“I’m smart, I’m strong, I’m capable, I’m a warrior.…I’m different.…Some people will look at me differently, and that’s okay. We are all different, and it is our individual differences and experiences that make our world great… I was born that way. And it’s our differences that make us great.”
By believing in herself, Rae opens the door for the other kids to accept her, which they do immediately; the moment has a dramatic impact because it focuses on Rae’s empowerment. Jordan explains that empowerment comes through “advocacy and inclusion and accessibility and fairness and pride…. In the context of Rae’s story, which causes her superpower cells or meter to rise, [allowing her to decide] to use her superpower is that she stands up for herself.”
While Rae’s first day is very personal to Jordan, he has also come to realize how important it is to other families. One story that stays with him came from a father in Canada whose daughter had a hard time feeling confident because of her own visible limb difference. The father bought the e-book, which he cast from his iPad onto the television for the whole family to read together. “You don’t understand what it meant to me to see my daughter lit up like this,” Jordan recalls the man who wrote. That’s why this mission is so important to Jordan: to know that families and children who haven’t seen themselves as heroes yet, now have the chance. Jordan emphasizes that people who have always seen themselves reflected by the characters in stories do not always realize that not everyone has the same experience. When someone who has never seen themselves represented before finally sees a character like her, it’s a powerful experience. “Honestly, I didn’t even know the power of that when I started working on this.” Had he known in the beginning, he admits, he might have been too intimidated to continue with the project.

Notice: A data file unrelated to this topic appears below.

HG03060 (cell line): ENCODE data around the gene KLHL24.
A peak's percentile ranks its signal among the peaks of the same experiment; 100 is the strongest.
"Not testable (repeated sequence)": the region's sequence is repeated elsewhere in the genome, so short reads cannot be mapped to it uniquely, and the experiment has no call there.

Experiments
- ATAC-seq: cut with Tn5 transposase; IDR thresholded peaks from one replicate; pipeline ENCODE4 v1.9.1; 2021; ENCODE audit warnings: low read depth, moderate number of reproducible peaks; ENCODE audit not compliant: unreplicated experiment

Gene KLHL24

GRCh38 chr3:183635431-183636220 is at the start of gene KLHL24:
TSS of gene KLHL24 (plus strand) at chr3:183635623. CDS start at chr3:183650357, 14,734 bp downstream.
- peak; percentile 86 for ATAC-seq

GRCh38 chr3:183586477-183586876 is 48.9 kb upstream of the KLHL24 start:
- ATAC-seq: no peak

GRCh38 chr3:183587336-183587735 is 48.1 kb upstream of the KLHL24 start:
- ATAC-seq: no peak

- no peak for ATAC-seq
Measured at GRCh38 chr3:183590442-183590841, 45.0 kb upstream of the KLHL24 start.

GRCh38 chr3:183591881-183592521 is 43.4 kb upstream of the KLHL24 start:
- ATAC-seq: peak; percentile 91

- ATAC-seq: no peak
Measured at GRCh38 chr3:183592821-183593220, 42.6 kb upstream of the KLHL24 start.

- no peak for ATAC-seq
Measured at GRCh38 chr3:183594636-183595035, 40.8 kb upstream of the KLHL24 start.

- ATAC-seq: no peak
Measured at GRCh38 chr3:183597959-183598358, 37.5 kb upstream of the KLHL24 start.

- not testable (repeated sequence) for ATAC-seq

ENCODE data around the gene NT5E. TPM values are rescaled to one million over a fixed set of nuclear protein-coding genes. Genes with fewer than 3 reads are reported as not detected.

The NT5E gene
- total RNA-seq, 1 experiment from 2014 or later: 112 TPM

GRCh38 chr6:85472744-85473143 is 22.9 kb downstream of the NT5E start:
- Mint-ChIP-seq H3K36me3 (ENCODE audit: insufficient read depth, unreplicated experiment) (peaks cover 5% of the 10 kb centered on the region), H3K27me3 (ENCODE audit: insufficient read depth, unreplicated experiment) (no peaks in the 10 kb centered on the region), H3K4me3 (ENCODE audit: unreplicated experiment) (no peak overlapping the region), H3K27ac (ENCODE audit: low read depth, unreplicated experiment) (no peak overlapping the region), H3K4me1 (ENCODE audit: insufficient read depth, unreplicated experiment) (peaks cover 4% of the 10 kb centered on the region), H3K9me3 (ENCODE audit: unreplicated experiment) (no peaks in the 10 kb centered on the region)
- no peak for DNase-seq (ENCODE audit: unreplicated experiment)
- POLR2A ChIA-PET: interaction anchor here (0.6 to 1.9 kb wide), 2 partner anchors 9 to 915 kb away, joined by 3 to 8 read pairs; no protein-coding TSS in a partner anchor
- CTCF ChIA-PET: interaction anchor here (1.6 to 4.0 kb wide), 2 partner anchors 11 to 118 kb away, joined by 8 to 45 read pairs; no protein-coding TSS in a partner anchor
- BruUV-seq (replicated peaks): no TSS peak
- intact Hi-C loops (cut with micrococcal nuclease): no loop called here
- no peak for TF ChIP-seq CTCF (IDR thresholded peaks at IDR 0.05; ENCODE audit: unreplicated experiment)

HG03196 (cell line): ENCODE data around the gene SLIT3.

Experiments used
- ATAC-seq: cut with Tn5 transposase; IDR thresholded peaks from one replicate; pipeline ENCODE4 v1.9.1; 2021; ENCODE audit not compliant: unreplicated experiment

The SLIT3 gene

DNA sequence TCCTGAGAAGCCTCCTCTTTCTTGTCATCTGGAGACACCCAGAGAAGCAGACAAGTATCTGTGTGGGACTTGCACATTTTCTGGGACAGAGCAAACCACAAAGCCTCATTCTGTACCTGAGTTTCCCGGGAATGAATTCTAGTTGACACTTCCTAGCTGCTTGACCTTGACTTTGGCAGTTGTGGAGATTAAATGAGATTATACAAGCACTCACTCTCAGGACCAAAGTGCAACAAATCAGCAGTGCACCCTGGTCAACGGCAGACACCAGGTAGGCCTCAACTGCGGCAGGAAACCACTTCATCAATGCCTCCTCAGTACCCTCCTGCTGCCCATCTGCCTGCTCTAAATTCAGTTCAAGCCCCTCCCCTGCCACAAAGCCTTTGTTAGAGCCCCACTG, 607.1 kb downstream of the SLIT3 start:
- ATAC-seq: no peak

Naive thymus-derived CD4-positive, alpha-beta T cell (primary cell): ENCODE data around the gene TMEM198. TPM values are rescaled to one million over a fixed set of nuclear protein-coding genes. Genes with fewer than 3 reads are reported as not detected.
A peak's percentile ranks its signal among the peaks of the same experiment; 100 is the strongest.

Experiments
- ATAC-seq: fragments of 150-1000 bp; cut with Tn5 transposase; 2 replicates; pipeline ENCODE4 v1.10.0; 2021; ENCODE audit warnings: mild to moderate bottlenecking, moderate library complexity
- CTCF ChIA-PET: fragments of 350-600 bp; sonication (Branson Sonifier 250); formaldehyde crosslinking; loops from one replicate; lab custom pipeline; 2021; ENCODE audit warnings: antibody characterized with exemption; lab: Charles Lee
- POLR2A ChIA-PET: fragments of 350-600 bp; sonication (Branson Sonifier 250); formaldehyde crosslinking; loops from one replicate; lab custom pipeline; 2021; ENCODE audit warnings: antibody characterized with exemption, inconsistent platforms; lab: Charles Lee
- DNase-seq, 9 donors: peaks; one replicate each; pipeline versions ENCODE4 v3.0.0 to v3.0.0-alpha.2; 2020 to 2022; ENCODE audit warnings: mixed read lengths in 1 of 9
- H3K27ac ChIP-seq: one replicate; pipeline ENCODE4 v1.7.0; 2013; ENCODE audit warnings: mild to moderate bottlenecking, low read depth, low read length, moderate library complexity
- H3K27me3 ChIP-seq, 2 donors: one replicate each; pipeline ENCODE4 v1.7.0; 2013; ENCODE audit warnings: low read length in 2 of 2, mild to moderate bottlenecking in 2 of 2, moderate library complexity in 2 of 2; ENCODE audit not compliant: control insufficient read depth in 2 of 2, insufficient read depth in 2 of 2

Fortunately, Jordan has built a solid team, including illustrator Augustina Perciante, which fulfilled Jordan’s idea to create a cinematic superhero story and combine it with Pixar sensibilities. “She took those words and she made them real,” Jordan praises.
His advisory board not only pays attention to authenticity in the experiences of people of different abilities, but also challenges stories and avoids reinforcing gender norms: In early versions, Rae’s coat was pink, but was later changed to red to avoid stereotyping; Rae’s diverse classroom mirrors that in the real world; and her parents are shown participating in household chores equally. “While it has nothing to do with the story, just seeing that… equal participation in tasks around the house presents a challenge to stories that may have existed in previous generations,” Jordan says.
The second book in the series features a child with dyslexia whose intersectional identity also means the story will touch on racial issues. Ensuring an authentic portrayal is vital to Jordan’s take on the series, as is creating entertaining, educational stories where people with disabilities are the heroes. “A person with a disability is not defined by their disability,” he affirms. “It’s part of who they are, but it’s not all of who they are.”
Alana Joli Abbott writes about pop culture, fantasy and science fiction, and children’s books†